Each week, WrestleZone columnist Michael Sullivan tackles an intriguing or controversial subject from the WrestleZone Forums.
From an initial forum post at http://forums.wrestlezone.com/showthread.php?t=261615.
I'd never thought about this before, but there's a generational gap among wrestling fans, at least in terms of how we define the word “jobber.” For many of who grew up watching wrestling in the '70s and '80s, jobbers were sacrificial lambs. Often these weren't even people who were on the regular roster, but rather local workers who were brought in specifically to lose (and in spectacularly one-sided fashion) to other wrestlers on the card. You could watch a year's worth of televised wrestling, and maybe, just maybe a jobber might win one match – an upset of such monumental proportions that it would immediately become an ongoing storyline over the next several weeks.
When I was younger, I only understood jobbers as the sort of people whom King Kong Bundy would fight five at a time (and then pin for a five count). They were the guys whom Bobby “The Brain” Heenan derided as “ham & eggers,” and the type of people WWE hired for Yokozuna to practice his Banzai Drop on so that he wouldn't land on Bret Hart's throat during a pay-per-view. But all of this changed during the Monday Night Wars, as WWE and WCW fought desperately to win 15-minute segments and draw ratings in prime time on syndicated cable networks. General audiences could no longer be expected to sit through numerous matches wherein the outcomes were completely predictable before the bell ever rang. Nowadays it's extremely rare to bring in an outside worker, even for a total squash match.
This model has reached the point where current WWE fans refer to former midcard and/or tag team champions like Zack Ryder, Evan Bourne, and Santino as “jobbers,” because they lose most of the time on WWE programming. In my mind, losing frequently doesn't make you a jobber – losing every time, for years at a time makes you a jobber. Of course, it takes more than just losing to make a wrestler an elite jobber.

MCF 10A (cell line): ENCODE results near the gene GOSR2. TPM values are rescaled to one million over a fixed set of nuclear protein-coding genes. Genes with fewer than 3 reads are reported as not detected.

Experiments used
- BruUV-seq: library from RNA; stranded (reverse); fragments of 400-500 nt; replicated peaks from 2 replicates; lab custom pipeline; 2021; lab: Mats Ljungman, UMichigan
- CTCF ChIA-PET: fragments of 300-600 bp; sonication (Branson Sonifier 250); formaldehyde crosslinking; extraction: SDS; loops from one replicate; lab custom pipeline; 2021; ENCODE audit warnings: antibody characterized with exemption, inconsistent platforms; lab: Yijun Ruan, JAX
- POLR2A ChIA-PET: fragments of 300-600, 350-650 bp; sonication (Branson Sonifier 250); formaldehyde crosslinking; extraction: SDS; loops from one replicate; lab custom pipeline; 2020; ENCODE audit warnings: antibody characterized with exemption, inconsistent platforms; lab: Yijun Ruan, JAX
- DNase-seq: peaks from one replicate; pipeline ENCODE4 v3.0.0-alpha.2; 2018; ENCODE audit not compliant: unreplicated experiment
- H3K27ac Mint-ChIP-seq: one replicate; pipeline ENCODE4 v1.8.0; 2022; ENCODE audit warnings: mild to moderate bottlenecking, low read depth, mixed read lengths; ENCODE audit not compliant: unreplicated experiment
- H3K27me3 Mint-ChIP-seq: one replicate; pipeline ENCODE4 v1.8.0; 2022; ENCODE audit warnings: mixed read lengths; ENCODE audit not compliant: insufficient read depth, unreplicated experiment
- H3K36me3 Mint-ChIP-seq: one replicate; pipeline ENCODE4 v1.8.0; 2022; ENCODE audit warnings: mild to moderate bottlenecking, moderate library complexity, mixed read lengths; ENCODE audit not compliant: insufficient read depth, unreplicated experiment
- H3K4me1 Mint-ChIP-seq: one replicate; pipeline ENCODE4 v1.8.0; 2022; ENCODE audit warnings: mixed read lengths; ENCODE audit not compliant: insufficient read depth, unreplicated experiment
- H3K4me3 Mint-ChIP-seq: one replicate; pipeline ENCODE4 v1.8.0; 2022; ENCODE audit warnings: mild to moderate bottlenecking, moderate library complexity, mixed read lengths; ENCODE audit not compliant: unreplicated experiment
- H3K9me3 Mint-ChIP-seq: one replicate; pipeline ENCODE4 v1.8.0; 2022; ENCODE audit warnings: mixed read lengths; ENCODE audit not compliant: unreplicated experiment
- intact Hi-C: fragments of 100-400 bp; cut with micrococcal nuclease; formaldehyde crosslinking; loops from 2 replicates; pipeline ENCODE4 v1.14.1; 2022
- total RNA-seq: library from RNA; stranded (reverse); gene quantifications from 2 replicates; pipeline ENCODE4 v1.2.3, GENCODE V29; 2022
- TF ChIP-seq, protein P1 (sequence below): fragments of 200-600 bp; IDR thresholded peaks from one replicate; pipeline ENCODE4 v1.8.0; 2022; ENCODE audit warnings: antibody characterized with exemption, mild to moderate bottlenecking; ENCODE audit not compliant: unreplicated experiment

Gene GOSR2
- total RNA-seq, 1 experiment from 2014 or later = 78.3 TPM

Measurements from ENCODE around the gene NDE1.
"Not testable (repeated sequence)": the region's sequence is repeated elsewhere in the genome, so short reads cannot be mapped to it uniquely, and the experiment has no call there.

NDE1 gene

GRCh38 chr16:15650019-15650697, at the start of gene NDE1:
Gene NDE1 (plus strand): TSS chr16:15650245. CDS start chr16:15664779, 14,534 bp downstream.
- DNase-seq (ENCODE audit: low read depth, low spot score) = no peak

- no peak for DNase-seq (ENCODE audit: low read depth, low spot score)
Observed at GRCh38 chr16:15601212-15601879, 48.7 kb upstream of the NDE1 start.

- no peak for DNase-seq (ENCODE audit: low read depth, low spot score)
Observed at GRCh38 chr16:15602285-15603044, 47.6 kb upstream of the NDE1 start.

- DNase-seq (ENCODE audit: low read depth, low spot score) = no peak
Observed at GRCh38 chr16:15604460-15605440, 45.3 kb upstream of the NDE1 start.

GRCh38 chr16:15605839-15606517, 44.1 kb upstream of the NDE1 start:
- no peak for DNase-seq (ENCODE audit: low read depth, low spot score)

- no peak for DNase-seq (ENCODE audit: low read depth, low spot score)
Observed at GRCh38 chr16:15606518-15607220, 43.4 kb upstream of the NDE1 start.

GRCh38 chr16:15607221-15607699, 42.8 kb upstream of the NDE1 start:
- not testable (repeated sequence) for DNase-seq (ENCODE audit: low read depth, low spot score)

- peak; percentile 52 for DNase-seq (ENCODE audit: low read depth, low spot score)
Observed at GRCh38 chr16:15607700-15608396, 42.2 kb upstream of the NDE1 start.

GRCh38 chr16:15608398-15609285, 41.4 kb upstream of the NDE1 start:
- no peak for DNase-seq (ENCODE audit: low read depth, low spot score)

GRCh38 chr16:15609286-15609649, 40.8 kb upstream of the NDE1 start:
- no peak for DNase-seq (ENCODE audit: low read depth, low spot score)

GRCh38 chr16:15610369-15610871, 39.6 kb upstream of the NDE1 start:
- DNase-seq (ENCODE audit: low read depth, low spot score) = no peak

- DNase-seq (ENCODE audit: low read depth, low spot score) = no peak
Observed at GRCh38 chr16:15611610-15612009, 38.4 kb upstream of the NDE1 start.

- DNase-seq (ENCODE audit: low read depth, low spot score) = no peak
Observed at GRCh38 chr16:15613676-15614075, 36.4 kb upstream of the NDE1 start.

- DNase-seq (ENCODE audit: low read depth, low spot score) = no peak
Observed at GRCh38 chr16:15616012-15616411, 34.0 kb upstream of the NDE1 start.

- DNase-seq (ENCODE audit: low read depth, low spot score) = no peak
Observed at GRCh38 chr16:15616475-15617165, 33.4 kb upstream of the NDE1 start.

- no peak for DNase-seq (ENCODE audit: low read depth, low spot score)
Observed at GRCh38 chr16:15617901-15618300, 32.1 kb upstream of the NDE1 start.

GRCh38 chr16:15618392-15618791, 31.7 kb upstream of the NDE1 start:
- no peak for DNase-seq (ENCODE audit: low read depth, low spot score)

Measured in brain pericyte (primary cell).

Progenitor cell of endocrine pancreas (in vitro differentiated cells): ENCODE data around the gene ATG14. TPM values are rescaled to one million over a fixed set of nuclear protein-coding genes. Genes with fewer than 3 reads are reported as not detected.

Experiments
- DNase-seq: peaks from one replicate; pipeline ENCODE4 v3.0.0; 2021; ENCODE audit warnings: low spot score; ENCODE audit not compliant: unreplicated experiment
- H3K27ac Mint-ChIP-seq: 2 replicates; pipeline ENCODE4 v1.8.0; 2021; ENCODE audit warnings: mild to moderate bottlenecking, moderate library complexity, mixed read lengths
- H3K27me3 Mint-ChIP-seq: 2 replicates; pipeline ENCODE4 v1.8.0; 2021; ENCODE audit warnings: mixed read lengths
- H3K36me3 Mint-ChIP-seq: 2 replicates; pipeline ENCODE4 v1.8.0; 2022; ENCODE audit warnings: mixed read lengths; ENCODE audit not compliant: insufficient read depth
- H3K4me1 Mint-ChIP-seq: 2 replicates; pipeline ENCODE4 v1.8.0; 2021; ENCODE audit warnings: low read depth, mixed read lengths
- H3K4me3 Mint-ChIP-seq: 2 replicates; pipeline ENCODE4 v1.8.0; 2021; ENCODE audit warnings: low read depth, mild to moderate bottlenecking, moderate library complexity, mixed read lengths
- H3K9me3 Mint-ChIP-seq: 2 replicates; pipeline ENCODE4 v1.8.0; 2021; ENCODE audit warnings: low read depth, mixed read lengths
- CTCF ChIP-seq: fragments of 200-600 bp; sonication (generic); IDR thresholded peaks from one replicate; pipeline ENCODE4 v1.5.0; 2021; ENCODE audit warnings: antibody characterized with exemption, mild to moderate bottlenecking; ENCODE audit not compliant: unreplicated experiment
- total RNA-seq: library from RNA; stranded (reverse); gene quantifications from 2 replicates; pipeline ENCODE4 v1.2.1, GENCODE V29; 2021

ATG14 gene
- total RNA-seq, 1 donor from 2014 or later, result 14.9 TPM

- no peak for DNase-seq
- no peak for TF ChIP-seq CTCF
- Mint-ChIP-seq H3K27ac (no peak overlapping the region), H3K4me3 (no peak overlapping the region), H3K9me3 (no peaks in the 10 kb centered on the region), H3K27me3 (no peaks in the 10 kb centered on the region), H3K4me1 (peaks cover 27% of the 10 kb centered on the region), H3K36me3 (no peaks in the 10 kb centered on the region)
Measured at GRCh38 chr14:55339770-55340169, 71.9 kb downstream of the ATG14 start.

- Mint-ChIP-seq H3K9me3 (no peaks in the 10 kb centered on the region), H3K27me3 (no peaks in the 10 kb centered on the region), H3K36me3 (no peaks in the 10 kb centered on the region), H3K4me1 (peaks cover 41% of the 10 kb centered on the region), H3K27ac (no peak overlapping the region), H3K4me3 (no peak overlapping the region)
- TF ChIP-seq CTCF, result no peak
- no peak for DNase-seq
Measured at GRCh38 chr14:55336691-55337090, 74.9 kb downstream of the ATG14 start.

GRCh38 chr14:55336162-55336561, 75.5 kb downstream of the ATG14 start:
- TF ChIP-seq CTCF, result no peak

A frequently discussed topic in the WrestleZone forums is the process of “selling.” I'm sure almost everyone on the forum agrees that when a wrestler performs any maneuver, the quality of the result is a combination of how well he does the move, and how well his opponent takes the move. Jack Swagger used to frequently unleash a great gutwrench powerbomb, but I've never looked at that move the same after the painful, drawn-out botch that resulted when Alex Riley didn't sell it properly. On the other hand, you can say what you will about the in-ring ability of the current crop of Divas, but I couldn't take my eyes off the recent program between AJ and Kaitlyn, in large part because of how bad-ass AJ made the Spear look.
But as entertaining as it is when Dolph Ziggler or Shawn Michaels bounces around the ring after a big move, neither would have made for the ideal jobber. Ziggler's cartoon physics bumps highlight his own athleticism (and that's not intended as a criticism). A jobber is there purely to enhance the profile of his opponent. I don't know that I'm qualified to speak to the greatest jobbers in history – my first wrestling memories are from 1984. But here's my list of my ten favorite jobbers, including my rationale behind their selections.
#10. Mario Mancini: The 1980s were a time when it was perfectly okay for professional wrestlers to look like guys who were too out of shape to play on your beer league softball team. There was something about the way Mancini screamed in pain that always, always tricked me into thinking he was legitimately injured.
#9. The Mulkey Brothers: You get a two-for-one with this tag team. The Mulkeys were great sellers – they made every opponent look powerful, and every finishing move look devastating. A decade before WCW began talking about Goldberg's win streak, the Mulkeys' run of consecutive losses ran up to 150. Even today, Mulkeymania is still going strong.
#8. Jamie Noble: Noble is a guy who ranks a bit lower because he actually held a Cruiserweight belt, but for much of his career he was strictly a jobber. In fact, his status as a jobber was used in a couple of storylines. In any case, Noble makes my list mostly thanks to his final match with Sheamus. Noble legitimately injured his shoulder or back near the end of the match, and still ended up taking an absolutely brutal-looking powerbomb on the floor. In terms of in-ring ability, Noble was a few steps above most jobbers. How many other guys on this list could have inspired a YouTube video showing off their top 100 moves?